Goldman Sachs has agreed to pay a record $2.9 billion in fines for violating U.S. anti-corruption laws in its dealings with a corrupt Malaysian investment fund, the Justice Department said Thursday.
The total sum stems from individual deals the bank reached with regulators in the United States, United Kingdom, Singapore and elsewhere.
Goldman Sachs’ parent company also entered a deferred prosecution agreement with the Justice Department that will allow it to avoid exiting certain business oppositions.
As part of that agreement, the bank’s Malaysian subsidiary pleaded guilty to one count of conspiracy to violate the Foreign Corrupt Practices Act for its role in the investment fund known as 1MDB.
“Goldman Sachs today accepted responsibility for its role in a conspiracy to bribe high-ranking foreign officials to obtain lucrative underwriting and other business relating to 1MDB,” acting Assistant Attorney General Brian C. Rabbitt said in a statement.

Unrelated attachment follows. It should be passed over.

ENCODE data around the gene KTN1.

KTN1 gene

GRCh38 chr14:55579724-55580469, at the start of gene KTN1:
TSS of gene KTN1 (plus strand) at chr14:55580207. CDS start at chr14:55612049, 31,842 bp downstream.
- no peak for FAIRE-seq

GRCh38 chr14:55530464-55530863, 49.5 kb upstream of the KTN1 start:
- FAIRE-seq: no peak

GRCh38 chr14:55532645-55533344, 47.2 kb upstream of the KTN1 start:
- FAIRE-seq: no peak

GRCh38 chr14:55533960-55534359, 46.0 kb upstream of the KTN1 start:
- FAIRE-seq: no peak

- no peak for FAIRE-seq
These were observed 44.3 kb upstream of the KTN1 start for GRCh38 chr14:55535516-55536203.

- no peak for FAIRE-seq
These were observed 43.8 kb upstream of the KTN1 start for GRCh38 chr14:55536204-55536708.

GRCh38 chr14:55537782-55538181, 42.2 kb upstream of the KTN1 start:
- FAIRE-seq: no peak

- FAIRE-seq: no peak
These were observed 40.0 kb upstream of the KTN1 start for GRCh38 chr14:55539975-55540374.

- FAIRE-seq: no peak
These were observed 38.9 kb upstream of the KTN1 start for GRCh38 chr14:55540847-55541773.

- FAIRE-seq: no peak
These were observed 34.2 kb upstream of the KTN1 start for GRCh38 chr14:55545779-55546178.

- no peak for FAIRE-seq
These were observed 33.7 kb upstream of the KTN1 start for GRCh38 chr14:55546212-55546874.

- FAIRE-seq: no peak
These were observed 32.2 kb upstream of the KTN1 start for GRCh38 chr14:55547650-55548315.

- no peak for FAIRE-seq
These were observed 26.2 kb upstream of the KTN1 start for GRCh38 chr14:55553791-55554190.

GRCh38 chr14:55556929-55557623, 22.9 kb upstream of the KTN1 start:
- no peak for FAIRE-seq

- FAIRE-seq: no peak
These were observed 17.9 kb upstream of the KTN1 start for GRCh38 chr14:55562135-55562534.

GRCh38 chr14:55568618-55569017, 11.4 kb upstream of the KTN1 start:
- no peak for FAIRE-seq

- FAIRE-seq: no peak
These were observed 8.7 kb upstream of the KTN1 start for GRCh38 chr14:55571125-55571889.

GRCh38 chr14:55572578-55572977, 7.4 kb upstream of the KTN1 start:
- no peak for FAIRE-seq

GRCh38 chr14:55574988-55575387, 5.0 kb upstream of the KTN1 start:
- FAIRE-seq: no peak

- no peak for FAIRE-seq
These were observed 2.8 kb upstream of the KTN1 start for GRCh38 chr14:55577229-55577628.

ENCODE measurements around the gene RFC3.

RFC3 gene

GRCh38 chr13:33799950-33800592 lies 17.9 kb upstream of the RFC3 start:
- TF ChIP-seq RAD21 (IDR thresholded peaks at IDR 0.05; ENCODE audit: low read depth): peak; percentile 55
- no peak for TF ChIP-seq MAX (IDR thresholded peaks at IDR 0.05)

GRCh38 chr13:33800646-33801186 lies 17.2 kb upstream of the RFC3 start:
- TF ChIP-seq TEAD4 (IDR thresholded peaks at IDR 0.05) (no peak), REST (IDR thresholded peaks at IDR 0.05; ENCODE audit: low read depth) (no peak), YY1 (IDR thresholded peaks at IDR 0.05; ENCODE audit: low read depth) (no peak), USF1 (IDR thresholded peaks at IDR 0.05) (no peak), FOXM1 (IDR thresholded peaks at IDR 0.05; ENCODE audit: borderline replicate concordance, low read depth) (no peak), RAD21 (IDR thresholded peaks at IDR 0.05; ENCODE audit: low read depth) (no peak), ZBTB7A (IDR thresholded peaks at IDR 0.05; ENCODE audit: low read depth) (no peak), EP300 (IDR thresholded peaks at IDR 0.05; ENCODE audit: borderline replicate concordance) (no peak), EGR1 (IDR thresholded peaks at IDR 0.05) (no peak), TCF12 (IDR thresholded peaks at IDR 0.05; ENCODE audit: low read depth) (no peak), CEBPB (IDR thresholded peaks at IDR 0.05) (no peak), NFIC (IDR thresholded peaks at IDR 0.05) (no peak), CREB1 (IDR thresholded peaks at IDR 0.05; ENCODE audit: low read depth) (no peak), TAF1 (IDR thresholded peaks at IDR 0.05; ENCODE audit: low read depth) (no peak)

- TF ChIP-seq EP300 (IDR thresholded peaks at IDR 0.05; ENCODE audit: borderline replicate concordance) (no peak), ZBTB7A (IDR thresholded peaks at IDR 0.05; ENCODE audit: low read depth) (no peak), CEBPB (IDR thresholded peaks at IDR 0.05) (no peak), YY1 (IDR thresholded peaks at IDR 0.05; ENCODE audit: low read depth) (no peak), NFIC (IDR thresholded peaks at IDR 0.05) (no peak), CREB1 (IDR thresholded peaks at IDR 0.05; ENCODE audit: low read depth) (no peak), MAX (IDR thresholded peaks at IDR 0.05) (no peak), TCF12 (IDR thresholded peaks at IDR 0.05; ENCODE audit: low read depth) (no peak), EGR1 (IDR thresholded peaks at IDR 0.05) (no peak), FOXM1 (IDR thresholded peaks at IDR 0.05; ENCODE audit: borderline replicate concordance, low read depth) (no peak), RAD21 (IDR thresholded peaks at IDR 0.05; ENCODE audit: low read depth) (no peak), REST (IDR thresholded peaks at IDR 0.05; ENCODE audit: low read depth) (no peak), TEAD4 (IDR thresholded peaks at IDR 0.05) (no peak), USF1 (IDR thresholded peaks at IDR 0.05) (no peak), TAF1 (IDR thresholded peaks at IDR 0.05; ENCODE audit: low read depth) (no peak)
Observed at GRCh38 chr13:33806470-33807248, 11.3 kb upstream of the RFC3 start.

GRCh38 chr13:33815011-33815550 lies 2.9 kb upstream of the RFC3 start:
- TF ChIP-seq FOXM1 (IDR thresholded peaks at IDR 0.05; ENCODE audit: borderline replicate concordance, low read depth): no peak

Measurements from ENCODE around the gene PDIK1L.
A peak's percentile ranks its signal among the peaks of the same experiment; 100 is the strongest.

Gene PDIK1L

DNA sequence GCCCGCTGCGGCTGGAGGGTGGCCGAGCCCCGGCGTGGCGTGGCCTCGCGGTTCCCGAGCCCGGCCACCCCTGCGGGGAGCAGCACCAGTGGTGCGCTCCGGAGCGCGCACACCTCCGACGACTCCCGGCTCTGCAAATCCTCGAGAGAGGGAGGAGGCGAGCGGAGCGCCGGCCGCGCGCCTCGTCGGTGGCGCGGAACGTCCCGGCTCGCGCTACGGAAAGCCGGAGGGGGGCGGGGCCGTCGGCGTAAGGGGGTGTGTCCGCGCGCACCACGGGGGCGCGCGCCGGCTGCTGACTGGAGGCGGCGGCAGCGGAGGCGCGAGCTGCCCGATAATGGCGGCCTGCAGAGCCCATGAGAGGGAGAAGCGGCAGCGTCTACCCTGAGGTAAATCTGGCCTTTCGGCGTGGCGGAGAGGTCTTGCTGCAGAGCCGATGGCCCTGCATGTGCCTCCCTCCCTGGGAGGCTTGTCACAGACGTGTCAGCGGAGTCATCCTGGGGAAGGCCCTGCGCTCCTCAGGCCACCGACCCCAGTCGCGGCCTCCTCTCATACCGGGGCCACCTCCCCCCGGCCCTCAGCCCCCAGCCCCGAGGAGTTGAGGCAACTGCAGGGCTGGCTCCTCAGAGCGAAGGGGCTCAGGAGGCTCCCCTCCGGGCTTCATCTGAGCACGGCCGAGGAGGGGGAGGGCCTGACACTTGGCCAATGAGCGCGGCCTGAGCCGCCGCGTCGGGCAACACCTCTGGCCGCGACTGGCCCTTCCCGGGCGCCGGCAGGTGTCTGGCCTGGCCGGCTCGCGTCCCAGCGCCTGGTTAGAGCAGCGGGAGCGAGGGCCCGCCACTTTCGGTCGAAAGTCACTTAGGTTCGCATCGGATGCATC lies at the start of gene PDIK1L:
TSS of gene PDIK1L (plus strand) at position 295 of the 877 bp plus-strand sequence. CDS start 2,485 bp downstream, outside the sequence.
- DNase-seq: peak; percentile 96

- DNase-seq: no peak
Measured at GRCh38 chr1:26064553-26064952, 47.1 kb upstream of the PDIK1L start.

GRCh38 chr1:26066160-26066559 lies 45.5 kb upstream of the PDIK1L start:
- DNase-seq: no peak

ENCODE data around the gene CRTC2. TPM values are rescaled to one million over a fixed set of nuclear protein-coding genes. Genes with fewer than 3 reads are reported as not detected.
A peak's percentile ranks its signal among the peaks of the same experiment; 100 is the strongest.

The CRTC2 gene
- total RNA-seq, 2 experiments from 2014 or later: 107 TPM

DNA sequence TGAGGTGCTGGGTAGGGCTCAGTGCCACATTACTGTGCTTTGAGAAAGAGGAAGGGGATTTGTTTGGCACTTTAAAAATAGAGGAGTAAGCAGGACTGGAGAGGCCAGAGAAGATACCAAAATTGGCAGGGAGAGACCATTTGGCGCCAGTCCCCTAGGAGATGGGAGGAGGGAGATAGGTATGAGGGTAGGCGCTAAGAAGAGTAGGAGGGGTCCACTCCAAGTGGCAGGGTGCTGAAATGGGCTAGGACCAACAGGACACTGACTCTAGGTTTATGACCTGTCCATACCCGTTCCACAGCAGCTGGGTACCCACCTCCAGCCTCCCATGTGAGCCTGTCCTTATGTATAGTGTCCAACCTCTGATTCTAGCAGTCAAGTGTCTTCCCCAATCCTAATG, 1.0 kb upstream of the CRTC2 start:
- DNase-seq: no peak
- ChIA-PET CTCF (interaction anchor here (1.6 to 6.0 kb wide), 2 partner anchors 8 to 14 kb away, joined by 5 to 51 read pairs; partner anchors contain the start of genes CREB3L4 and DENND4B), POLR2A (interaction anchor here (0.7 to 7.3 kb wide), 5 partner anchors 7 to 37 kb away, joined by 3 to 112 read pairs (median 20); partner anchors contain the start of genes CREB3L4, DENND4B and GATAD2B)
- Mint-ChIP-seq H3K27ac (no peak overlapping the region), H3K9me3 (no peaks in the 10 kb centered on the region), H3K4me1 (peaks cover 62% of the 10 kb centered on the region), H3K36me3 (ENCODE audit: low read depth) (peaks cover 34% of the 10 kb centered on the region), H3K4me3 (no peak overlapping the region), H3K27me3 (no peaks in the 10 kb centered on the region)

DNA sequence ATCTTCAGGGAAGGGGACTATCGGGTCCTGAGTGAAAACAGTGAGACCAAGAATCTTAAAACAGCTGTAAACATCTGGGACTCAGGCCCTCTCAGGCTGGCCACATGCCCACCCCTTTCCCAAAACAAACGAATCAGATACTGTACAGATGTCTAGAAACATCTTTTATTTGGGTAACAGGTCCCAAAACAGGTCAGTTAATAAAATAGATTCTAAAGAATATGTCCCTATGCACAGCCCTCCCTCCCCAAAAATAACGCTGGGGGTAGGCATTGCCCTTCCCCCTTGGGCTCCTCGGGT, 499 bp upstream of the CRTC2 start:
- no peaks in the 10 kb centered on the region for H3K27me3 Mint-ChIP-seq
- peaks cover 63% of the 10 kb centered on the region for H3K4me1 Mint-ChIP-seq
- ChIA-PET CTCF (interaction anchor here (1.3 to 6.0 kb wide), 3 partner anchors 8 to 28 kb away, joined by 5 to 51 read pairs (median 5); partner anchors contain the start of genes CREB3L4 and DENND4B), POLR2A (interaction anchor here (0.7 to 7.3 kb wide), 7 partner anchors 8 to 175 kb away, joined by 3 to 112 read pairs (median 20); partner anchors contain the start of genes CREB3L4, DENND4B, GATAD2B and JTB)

The $2.8 billion settlement is on top of the $2.5 billion it agreed in July to pay the government of Malaysia.
The bank had been accused of helping a Malaysian financier steal billions of dollars from the $6.5 billion, which was supposed to be used to rebuild the nation’s economy.
Instead, the financier Low Taek Jho used the money to fund a lavish lifestyle, including a $250 million yacht, a stake in the Martin Scorsese film “The Wolf of Wall Street” and properties across the globe.
Goldman bankers earned about $600 million in fees to facilitate the deals that funded the investment. On Thursday, the bank admitted those bankers played a central role in that scheme, siphoning off over $2.7 billion from 1MDB.
“They used those funds to line their pockets and pay $1.6 billion in bribes,” Mr. Rabbitt said. “In addition to the involvement of several Goldman executives other personnel at the bank allowed this scheme to proceed by overlooking or ignoring clear red flags.”
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